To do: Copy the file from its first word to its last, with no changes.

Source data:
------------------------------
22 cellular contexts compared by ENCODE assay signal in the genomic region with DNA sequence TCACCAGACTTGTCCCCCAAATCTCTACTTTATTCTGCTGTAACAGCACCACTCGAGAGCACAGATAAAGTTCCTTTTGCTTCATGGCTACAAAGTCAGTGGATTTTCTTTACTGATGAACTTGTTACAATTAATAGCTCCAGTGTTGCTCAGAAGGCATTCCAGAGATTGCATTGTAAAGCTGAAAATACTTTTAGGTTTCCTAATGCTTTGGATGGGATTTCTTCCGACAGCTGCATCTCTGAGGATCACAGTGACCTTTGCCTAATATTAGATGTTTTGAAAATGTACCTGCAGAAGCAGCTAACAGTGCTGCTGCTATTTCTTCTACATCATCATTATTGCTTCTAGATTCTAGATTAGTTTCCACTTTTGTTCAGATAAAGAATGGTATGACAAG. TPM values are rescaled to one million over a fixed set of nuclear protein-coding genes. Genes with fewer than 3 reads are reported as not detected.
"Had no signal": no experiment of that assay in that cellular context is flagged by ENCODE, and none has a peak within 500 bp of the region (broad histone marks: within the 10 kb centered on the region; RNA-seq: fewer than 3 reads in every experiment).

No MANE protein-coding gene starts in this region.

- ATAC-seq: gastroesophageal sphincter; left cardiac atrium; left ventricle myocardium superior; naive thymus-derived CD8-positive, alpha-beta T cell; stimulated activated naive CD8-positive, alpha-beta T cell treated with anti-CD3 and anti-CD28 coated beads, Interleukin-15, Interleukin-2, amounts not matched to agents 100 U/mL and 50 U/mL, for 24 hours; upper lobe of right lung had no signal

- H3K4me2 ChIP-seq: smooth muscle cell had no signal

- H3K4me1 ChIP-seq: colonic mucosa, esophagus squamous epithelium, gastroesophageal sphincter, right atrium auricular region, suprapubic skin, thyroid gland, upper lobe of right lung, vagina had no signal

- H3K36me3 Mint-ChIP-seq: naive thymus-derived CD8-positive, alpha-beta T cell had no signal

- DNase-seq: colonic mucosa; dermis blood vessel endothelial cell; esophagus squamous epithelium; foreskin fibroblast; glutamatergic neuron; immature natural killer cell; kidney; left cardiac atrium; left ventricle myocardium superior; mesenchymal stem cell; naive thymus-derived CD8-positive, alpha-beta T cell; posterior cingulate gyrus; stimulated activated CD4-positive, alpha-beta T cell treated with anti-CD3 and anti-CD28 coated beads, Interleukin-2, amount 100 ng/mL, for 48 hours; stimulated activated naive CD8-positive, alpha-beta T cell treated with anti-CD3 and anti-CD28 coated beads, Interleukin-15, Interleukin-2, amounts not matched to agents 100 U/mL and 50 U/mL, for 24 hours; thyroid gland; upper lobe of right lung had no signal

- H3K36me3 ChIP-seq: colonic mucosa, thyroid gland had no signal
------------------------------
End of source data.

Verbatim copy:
22 cellular contexts compared by ENCODE assay signal in the genomic region with DNA sequence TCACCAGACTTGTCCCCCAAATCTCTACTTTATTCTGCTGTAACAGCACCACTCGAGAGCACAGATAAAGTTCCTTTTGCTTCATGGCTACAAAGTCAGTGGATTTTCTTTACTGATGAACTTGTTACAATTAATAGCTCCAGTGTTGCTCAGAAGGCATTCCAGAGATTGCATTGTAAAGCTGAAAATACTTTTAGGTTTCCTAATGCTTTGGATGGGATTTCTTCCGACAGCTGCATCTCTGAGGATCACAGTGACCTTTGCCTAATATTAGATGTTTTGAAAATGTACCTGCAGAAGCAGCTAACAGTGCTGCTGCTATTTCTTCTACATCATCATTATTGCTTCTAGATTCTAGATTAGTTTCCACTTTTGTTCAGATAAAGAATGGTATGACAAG. TPM values are rescaled to one million over a fixed set of nuclear protein-coding genes. Genes with fewer than 3 reads are reported as not detected.
"Had no signal": no experiment of that assay in that cellular context is flagged by ENCODE, and none has a peak within 500 bp of the region (broad histone marks: within the 10 kb centered on the region; RNA-seq: fewer than 3 reads in every experiment).

No MANE protein-coding gene starts in this region.

- ATAC-seq: gastroesophageal sphincter; left cardiac atrium; left ventricle myocardium superior; naive thymus-derived CD8-positive, alpha-beta T cell; stimulated activated naive CD8-positive, alpha-beta T cell treated with anti-CD3 and anti-CD28 coated beads, Interleukin-15, Interleukin-2, amounts not matched to agents 100 U/mL and 50 U/mL, for 24 hours; upper lobe of right lung had no signal

- H3K4me2 ChIP-seq: smooth muscle cell had no signal

- H3K4me1 ChIP-seq: colonic mucosa, esophagus squamous epithelium, gastroesophageal sphincter, right atrium auricular region, suprapubic skin, thyroid gland, upper lobe of right lung, vagina had no signal

- H3K36me3 Mint-ChIP-seq: naive thymus-derived CD8-positive, alpha-beta T cell had no signal

- DNase-seq: colonic mucosa; dermis blood vessel endothelial cell; esophagus squamous epithelium; foreskin fibroblast; glutamatergic neuron; immature natural killer cell; kidney; left cardiac atrium; left ventricle myocardium superior; mesenchymal stem cell; naive thymus-derived CD8-positive, alpha-beta T cell; posterior cingulate gyrus; stimulated activated CD4-positive, alpha-beta T cell treated with anti-CD3 and anti-CD28 coated beads, Interleukin-2, amount 100 ng/mL, for 48 hours; stimulated activated naive CD8-positive, alpha-beta T cell treated with anti-CD3 and anti-CD28 coated beads, Interleukin-15, Interleukin-2, amounts not matched to agents 100 U/mL and 50 U/mL, for 24 hours; thyroid gland; upper lobe of right lung had no signal

- H3K36me3 ChIP-seq: colonic mucosa, thyroid gland had no signal